Trends in Impact Evaluation That Can Work in Your Favor
Trends in evaluation are worth paying attention to. They may not take over your social media feed with witty memes or become the latest office buzz, but they are profoundly important for nonprofits. After all, with impact being the core business of organizations seeking social good, any changes in how one assesses and communicates this impact can have significant implications for time and resources spent, staff and donor engagement — not to mention the ability to improve programs.
Some of these trends have been building for some time; others are relatively recent, but collectively they spell an environment that is more conducive for nonprofits to set the terms of results measurement in ways that can increase effectiveness, make the work more meaningful and less taxing, and engage donors.
Increased Emphasis on Data-Driven Social Change
While hardly a recent trend, there is increasing focus on data for accountability for social impacts. Advancements in technology have also led to greater ease and more options in collecting, storing and analyzing data.
Racial Reckoning in Evaluation
As in so many other areas, a racial reckoning is shedding light on ways in which the practice of evaluation privileges certain viewpoints, analytic and epistemic lenses, and people groups. Whose opinions counts, who sets the metrics and how change is measured are being reassessed as this reckoning unfolds. Consider, for example, the Equitable Evaluation Initiative, which has created an equitable evaluation framework to uproot inequity and embed equity within evaluation practice.
Reassessing Underlying Paradigms and Rethinking Rigor
Increasingly, nonprofits realize that the disadvantaged populations they serve must have a strong say in program design and execution. This implies that results measurement must move from an outsider (etic) perspective of social science research to an insider (emic) perspective.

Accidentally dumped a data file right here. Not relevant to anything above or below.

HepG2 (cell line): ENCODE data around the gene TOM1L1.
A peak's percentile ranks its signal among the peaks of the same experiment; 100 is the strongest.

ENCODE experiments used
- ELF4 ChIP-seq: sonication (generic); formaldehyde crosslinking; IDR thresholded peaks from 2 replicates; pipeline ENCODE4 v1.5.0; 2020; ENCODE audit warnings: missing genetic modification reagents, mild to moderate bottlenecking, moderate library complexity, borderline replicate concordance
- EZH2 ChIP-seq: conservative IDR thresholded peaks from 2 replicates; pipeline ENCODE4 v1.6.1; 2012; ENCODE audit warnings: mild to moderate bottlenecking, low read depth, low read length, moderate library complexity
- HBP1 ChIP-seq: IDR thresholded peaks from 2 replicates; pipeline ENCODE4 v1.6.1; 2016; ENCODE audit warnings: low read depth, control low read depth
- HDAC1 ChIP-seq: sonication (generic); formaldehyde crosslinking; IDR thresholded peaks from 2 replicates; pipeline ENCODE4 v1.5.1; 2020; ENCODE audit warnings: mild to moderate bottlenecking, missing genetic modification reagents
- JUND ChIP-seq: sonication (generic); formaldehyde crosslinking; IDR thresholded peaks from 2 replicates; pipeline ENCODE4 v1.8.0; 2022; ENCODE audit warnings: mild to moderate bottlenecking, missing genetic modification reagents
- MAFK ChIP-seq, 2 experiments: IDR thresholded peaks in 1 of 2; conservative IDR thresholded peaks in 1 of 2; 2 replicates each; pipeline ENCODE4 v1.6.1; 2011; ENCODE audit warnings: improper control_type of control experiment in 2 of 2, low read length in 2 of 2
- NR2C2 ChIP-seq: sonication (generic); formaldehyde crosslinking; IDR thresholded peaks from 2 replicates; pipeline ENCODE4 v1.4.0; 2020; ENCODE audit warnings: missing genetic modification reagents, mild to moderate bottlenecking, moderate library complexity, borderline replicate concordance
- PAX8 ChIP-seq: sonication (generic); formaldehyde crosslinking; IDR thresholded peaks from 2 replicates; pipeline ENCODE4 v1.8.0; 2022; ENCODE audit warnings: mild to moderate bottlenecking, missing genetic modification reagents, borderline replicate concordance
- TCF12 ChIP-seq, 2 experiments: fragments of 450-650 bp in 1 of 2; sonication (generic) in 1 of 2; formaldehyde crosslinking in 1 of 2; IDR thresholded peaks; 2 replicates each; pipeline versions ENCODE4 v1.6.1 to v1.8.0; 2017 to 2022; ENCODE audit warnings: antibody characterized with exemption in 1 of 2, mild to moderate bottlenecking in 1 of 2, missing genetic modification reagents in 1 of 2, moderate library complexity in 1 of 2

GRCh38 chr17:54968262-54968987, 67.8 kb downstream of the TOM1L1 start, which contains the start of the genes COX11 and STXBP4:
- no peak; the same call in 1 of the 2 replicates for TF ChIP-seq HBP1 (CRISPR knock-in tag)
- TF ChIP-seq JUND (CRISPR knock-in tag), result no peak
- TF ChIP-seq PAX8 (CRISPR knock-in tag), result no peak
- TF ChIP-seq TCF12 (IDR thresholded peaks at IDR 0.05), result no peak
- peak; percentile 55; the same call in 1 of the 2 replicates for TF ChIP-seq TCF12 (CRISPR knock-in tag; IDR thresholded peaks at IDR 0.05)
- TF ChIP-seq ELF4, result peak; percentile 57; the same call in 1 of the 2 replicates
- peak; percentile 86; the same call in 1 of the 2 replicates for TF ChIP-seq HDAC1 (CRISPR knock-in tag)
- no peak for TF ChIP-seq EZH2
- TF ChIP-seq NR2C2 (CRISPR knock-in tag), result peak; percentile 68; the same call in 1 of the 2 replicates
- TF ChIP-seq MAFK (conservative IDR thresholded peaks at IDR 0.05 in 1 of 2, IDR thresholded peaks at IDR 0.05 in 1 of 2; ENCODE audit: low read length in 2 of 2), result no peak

The latter positions the evaluator as a co-learner and co-agent within the groups creating change — be those groups smallholder farmers or formerly incarcerated persons. This aligns with calls for a rethinking of what is considered rigor in research design (opens as a pdf), to focus less on quantitative and experimental research designs that can be blind to the complexities of social change, and more on incorporating other factors, such as systems-awareness, cultural appropriateness and co-construction of meaning with disadvantaged communities.
What if we reimagined evaluation as an opportunity for funders to learn and evolve as stewards, rather than taking on the narrow — and virtually impossible — task of proving that limited grants make a measurable impact on longstanding, complex social issues?
(In)appropriate Application of Impact Evaluation
There is growing recognition that impact evaluation — though necessary for providing rigorous evidence on the comparative good of interventions — is costly, difficult to administer and, often, unnecessary. Examples where alternative approaches can be sought include where data about the viability of a given approach already exists and where it is cost-prohibitive or otherwise impossible to do impact evaluation well.
An Expanded Toolbox for Measuring Systems Change
It used to be that organizations looking to pick up signals of change in realms outside of their project — system-level change — had a limited set of methods to use. Some might have tried outcome mapping or harvesting, or used developmental evaluation; more often than not, such changes went unmeasured. Now, there is a wider set of methodological options, each specialized for certain functions, such as tracing how the organization’s efforts might have contributed to a policy or influence win. A few examples are ripple effect mapping, outcome harvesting, sentinel indicators, process tracing and the what else test.
Being aware of these trends is a first step for nonprofits seeking to align their results measurement efforts more closely with their mission and goals, while demonstrating accountability to those who fund and partner with them. In addition, these trends present an exciting new prospect — that nonprofits can extend an invitation to donors to learn alongside them and, in this way, serve less as overseers and more as co-travelers through an often mystifying yet invariably fascinating change landscape.
Malaika Cheney-Coker is the founder and principal of Ignited Word, a consulting firm dedicated to helping nonprofits increase their impact through creativity. She delights in the kaleidoscope of ideas that is creativity as well as the analytic thinking and research that partner with those ideas for effective social change. With experience in both the U.S. and international nonprofit arena, she works across a range of subject matter areas, including evaluation and organizational learning, thought leadership, coalition building, and organizational creativity.